Pasta, Pizza, Risotto, Vegan/Vegetarian

Romanesco Broccoli Maccheroni

Nicoletta October 19, 2016

Jump To Recipe

Romanesco Broccoli Maccheroni: just a few quality ingredients for this easy, tasty, and classic pasta dish that will transport you to Rome and the flavors of its food scene. 


My father is a good cook, and what is better, he loves to cook. He is not even a messy cook, he usually cleans after himself, and this makes him so much like my husband, Loreto. I often hear women complain about the mess their husbands leave in the kitchen when cooking, not me, I was pretty lucky with the men in my lives. My brother is a different story, he is a good eater, but don’t ask him to cook. Absolutely anything, for that matters 🙂 .



My father can spend hours in his Roman kitchen, mostly cleaning, washing, and boiling verdura, greens and vegetables, that will be ready to be sautĂ©ed, or frozen, or roasted, and enjoyed by the whole family. In the summer, most of the greens and vegetables are from his garden in the country; in Autumn and Winter the garden produces mostly cabbage and kale, the rest is from organic Farmers Markets. Yes, we have that in common with my family, organic, simple eating is our way of life. He also loves, when in the countryside, to spend the mornings foraging and bringing back home any kind of seasonal finds: wild fruits, berries, asparagus, chestnuts, mushrooms. With the fruits and berries, he makes super delicious jams, and every time we go back he makes sure he has few jars for us to bring to Canada. During our last phone talk he told me that he had found some mushrooms, (including porcini, so jealous!) but very few chestnuts, this year is not so good for chestnuts. I guess it is the same as for olives, one year there are plenty on the trees, the next year none. Nature’s unpredictability.

Pasta e Broccoli

Among his go-to, most famous and tasty pasta dishes there is Pasta e broccoli. That in Rome means: pasta corta, any kind, with the broccolo romanesco. Pasta corta meaning short pasta: rigatoni, maccheroni, mezze maniche, penne, etc, as opposed to pasta lunga, long pasta: spaghetti, linguine, bucatini, ziti, etc. Fettuccine, tagliatelle, pappardelle are not considered pasta lunga, even if they’re long shaped, but pasta all’uovo (egg pasta). I know, crazy, eh? But as I told you here, and here, we are pretty serious to match pasta shape and pasta sauce 🙂 .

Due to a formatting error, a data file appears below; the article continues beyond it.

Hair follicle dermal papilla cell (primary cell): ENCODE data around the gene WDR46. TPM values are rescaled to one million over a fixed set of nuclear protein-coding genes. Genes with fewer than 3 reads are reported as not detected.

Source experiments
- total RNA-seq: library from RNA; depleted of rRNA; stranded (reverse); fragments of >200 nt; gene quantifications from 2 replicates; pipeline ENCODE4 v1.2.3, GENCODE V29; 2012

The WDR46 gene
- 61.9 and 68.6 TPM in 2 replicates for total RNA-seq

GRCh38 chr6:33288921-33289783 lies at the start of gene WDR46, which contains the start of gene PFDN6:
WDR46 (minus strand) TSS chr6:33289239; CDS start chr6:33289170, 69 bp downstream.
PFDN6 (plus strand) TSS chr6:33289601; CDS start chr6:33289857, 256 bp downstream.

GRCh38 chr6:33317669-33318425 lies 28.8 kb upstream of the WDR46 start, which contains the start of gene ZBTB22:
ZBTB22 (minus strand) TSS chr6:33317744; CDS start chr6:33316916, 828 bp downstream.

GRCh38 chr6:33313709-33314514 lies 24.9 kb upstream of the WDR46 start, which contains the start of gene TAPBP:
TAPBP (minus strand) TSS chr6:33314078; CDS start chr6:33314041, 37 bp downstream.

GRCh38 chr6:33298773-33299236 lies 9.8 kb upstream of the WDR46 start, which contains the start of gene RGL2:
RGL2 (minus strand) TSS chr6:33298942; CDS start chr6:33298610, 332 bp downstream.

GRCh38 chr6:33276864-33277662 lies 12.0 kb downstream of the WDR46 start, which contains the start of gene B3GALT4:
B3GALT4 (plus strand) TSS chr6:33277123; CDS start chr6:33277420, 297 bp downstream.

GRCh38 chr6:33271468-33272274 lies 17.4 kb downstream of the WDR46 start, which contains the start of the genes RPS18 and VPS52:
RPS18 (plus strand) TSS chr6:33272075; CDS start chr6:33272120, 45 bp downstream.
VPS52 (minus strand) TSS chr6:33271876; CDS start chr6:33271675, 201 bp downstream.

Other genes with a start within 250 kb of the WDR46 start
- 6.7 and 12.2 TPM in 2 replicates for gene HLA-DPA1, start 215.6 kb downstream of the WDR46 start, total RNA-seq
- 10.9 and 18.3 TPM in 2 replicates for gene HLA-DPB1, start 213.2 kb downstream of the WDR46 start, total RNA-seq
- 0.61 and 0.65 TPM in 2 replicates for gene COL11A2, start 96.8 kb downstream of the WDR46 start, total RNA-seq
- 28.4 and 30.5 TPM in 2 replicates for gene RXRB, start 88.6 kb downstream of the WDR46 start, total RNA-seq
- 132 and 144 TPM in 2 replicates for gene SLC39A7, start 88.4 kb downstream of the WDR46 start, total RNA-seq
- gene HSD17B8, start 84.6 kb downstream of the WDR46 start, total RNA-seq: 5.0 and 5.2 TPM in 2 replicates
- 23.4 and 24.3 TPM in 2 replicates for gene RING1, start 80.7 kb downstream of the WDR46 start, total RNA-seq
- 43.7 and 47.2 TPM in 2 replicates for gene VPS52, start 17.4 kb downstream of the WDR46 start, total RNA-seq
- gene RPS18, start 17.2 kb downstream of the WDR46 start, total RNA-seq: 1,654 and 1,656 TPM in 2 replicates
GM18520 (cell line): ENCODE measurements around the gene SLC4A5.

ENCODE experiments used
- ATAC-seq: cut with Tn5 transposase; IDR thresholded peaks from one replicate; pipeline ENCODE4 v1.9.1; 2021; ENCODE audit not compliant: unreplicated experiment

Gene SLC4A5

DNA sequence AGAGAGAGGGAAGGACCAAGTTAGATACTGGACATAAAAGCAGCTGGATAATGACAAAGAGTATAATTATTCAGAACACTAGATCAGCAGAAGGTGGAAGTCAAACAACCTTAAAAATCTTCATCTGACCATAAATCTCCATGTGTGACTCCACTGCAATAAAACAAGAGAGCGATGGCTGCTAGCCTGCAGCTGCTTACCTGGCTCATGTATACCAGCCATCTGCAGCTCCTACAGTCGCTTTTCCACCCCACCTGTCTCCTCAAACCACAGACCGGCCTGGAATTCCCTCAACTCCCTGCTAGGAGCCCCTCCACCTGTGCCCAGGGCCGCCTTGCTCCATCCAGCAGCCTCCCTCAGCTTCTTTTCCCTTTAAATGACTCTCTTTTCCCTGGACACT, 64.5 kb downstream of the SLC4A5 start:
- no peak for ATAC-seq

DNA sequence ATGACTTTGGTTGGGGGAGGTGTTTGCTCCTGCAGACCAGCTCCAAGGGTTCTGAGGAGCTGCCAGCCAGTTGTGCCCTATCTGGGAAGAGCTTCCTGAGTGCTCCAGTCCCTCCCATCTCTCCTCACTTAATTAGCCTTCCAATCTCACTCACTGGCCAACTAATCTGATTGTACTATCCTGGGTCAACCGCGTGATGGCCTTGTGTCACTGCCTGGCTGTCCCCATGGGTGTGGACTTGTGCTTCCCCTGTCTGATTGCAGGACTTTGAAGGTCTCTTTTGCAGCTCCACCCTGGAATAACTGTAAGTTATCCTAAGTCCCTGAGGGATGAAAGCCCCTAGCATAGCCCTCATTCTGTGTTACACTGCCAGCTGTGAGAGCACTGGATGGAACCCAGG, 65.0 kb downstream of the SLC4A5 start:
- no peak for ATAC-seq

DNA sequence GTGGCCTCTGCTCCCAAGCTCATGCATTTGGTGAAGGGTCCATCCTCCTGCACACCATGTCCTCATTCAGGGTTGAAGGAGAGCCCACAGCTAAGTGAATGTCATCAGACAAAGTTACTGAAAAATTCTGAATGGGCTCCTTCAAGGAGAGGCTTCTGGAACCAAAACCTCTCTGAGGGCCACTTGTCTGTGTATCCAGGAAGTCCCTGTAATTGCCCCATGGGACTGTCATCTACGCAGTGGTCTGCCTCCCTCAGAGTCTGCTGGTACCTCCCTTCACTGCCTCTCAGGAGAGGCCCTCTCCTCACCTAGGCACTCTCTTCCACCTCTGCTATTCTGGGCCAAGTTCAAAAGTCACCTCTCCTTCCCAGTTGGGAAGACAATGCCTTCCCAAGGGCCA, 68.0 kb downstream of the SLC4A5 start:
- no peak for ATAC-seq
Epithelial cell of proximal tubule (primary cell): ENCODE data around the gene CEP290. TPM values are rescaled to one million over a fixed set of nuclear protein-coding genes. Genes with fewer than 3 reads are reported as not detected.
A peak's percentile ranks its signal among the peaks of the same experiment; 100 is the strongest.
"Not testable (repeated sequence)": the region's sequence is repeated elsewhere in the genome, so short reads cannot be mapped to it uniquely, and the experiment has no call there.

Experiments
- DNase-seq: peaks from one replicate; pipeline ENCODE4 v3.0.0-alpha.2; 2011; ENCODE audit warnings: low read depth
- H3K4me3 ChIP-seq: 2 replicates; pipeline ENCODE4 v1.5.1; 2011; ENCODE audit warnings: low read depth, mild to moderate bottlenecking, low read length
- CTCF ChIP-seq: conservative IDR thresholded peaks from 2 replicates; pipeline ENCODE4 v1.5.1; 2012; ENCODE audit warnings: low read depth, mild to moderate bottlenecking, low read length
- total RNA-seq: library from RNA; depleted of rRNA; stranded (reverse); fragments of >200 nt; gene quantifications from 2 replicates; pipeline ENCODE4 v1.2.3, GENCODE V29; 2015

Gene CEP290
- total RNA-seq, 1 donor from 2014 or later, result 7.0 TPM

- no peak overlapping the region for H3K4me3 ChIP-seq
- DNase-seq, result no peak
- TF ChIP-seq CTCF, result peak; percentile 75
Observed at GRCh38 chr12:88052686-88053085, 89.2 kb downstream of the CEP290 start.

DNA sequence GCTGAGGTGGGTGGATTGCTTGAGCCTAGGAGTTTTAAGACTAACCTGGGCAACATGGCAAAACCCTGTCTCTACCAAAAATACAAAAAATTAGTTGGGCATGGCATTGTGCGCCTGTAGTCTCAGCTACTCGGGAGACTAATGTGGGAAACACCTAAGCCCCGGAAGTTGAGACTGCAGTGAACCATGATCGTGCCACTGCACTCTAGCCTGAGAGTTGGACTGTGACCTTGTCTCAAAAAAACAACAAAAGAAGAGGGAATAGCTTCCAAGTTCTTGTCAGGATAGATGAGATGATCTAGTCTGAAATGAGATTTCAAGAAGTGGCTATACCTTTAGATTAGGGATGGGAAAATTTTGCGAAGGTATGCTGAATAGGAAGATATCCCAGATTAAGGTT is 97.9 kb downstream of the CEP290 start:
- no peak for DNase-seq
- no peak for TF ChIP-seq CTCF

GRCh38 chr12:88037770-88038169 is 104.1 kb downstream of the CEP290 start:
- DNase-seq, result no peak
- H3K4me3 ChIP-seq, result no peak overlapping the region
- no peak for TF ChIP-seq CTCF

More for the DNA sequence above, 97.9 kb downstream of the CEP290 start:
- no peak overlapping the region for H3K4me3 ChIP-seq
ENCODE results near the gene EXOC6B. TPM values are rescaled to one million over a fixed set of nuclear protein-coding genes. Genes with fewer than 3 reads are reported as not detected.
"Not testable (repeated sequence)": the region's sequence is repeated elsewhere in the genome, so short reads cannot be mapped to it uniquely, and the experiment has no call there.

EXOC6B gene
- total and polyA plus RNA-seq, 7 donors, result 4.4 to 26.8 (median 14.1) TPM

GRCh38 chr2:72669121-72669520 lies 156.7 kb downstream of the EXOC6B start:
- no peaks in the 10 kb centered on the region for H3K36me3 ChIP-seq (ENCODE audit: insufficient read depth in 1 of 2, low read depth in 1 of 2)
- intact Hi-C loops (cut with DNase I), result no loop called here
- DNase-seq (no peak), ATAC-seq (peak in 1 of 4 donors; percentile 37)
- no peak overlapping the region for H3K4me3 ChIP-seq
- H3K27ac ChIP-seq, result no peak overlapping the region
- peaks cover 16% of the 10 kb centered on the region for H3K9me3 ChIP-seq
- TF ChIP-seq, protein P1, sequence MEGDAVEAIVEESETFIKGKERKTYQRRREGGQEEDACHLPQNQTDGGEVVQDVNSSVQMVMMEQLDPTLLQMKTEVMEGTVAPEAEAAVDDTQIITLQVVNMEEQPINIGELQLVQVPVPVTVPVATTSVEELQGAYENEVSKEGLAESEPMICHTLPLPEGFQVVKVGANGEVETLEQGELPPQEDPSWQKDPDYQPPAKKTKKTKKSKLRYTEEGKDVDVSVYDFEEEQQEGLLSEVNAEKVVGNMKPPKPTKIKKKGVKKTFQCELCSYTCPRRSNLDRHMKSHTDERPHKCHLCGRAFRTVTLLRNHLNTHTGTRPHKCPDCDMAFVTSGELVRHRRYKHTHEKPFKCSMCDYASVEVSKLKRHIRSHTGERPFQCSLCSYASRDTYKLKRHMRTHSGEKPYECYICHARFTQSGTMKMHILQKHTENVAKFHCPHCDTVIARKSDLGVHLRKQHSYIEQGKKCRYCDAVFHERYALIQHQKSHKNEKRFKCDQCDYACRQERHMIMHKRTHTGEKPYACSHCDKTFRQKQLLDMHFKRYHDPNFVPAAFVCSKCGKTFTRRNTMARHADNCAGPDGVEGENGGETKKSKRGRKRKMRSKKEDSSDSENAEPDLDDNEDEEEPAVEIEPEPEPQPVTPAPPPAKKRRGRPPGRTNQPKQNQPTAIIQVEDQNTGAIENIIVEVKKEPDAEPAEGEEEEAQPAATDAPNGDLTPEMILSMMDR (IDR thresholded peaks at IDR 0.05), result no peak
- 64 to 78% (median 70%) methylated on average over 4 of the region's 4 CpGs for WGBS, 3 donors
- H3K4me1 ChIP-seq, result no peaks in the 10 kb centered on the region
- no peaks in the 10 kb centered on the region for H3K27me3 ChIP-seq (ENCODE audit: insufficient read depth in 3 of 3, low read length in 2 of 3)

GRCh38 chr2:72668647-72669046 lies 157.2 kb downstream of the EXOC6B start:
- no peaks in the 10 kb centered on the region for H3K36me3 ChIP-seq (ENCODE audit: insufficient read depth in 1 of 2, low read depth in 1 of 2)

I was digressing from the topic, again. Sorry, back on track.


How it’s done

Every so often my father would cook this Romanesco Broccoli Pasta and we would all be so happy. He would start by cleaning the romanesco broccoli into florets, cooking them slightly in plenty of salted boiling water, and keeping the water aside to cook the pasta in. Then he would add the broccoli florets to a sauteing pan where plenty of good e.v.o. oil, garlic, and chili pepper (peperoncino) would be sizzling. The smell already anticipating the taste. He would mash some of the broccoli gently with a fork, adjust with salt and pepper, then add a bit of the pasta cooking water, and this would create a lovely creaminess, without using any cream. 


We would all be hungry by then and the smell coming from the kitchen would be killing us, so we would take the pasta out of the water even more “al dente” than usual, with the excuse that it needs to saute in the pan. He would take his time, and carefully and meticulously toss the pasta in the pan to coat it completely with the broccoli sauce while sprinkling a very generous amount of Pecorino Romano (or a mix of Pecorino/Parmigiano), which will create more creaminess. The pasta will stay in the pan and come to the dressed dining room table where all the pasta bowls would be handed to be filled by big spoonfuls. The finishing touch, some more Pecorino or Parmigiano grated on top. I can hear the clinging of the forks in the bowls, the wine being poured, Salute, Buon appetito.


And that’s exactly how I made this Romanesco Broccoli Maccheroni, in my Canadian kitchen, a thousand miles away from Rome. It reminds me so much of home. It is actually able to transport me to my city, just closing my eyes and putting a forkful in my mouth.

Song of the day: Philip Phillips “Home” (we saw him in concert in Edmonton, a couple of years ago).


Romanesco Broccoli Maccheroni

  • Author: Nicoletta and Loreto
  • Prep Time: 5 minutes
  • Cook Time: 25 minutes
  • Total Time: 30 minutes